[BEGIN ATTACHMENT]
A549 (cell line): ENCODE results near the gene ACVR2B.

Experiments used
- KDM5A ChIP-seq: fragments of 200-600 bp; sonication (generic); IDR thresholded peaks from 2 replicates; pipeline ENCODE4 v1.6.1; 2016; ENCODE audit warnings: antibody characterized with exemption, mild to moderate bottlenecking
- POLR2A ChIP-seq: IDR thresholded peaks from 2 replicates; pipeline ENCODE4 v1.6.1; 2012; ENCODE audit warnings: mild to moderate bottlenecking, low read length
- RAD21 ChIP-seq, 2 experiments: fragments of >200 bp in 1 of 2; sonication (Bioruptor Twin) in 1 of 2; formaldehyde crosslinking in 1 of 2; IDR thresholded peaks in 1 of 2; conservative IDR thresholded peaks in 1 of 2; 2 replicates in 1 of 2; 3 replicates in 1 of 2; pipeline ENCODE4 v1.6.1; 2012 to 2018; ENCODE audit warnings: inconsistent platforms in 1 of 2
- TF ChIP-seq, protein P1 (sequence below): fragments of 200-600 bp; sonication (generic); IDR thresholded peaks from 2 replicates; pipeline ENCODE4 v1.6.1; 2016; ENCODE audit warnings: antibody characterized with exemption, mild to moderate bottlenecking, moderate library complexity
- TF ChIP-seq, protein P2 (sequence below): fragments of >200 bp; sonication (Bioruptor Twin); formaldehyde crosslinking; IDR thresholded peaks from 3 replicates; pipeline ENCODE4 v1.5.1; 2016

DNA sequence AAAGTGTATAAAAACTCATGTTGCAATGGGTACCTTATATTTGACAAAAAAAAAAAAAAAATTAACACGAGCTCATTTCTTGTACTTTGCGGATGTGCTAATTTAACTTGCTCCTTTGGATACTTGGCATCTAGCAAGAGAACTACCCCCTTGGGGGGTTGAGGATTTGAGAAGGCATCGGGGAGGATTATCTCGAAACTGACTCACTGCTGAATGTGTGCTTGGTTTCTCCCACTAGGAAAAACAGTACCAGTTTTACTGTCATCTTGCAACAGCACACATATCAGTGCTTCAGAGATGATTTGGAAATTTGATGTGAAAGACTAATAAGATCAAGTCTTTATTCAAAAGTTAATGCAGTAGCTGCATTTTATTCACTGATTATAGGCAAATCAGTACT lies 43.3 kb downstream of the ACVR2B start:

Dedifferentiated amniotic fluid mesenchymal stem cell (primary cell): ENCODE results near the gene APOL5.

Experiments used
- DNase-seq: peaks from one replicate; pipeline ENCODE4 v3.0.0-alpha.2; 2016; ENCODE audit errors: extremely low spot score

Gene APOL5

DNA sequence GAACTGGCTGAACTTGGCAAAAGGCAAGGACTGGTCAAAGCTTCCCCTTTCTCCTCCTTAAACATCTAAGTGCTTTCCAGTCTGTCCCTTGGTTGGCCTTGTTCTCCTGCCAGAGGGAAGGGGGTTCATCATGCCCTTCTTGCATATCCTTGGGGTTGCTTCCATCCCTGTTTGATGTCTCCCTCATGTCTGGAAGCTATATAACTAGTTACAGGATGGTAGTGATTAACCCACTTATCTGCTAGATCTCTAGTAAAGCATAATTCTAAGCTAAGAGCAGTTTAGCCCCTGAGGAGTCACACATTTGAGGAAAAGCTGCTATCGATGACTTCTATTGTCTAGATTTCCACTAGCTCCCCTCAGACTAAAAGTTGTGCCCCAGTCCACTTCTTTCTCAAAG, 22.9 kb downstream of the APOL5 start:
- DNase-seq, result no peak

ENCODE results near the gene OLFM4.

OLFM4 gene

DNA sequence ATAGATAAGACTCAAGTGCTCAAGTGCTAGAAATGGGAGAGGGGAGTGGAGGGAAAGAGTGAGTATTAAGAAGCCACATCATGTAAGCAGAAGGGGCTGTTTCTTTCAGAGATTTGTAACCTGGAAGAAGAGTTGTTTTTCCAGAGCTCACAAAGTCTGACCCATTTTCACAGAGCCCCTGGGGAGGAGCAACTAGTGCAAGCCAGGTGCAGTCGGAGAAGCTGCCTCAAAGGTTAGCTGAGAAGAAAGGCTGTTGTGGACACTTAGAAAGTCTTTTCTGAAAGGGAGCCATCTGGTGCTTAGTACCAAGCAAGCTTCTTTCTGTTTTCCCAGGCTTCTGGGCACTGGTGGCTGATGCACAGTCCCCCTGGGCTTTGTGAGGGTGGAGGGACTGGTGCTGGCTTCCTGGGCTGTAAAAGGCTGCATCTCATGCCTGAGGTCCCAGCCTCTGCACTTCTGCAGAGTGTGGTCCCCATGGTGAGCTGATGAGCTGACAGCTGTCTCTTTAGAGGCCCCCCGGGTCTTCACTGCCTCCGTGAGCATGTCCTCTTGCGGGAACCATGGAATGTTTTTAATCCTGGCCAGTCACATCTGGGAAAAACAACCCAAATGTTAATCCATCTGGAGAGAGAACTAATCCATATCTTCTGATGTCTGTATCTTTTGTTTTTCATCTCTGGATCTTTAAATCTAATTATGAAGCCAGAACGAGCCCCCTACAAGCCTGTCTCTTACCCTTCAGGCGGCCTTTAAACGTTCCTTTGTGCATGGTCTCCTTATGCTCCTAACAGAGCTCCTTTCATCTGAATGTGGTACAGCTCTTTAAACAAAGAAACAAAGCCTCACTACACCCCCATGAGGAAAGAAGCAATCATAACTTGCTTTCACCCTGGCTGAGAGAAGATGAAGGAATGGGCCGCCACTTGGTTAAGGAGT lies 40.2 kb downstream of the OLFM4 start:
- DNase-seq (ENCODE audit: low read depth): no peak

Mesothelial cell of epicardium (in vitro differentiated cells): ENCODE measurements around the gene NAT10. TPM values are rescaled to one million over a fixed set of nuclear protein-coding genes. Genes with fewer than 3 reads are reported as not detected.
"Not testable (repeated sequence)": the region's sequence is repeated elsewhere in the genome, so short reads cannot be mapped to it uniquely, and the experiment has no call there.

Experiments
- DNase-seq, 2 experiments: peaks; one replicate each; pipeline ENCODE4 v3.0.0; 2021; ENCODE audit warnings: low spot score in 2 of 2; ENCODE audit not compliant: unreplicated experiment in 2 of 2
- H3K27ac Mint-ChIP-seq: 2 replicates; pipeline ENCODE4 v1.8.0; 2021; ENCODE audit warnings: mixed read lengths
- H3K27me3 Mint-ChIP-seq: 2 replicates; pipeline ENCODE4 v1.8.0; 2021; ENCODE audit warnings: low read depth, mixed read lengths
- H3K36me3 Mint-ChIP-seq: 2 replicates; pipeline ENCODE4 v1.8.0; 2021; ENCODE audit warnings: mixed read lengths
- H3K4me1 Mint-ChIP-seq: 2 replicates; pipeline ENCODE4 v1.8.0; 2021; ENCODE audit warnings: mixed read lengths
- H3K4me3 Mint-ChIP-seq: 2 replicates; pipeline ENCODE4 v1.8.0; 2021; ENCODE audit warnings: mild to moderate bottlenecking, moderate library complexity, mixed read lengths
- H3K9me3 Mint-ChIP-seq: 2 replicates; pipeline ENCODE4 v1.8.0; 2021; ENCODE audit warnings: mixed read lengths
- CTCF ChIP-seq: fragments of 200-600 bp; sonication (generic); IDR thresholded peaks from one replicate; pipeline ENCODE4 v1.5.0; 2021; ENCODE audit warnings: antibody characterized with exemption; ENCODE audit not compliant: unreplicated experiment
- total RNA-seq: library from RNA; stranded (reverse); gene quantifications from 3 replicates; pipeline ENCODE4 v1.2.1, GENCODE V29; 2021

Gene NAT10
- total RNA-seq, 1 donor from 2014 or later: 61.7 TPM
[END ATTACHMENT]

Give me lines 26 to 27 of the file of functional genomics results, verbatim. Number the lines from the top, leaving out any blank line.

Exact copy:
- H3K4me1 Mint-ChIP-seq: 2 replicates; pipeline ENCODE4 v1.8.0; 2021; ENCODE audit warnings: mixed read lengths
- H3K4me3 Mint-ChIP-seq: 2 replicates; pipeline ENCODE4 v1.8.0; 2021; ENCODE audit warnings: mild to moderate bottlenecking, moderate library complexity, mixed read lengths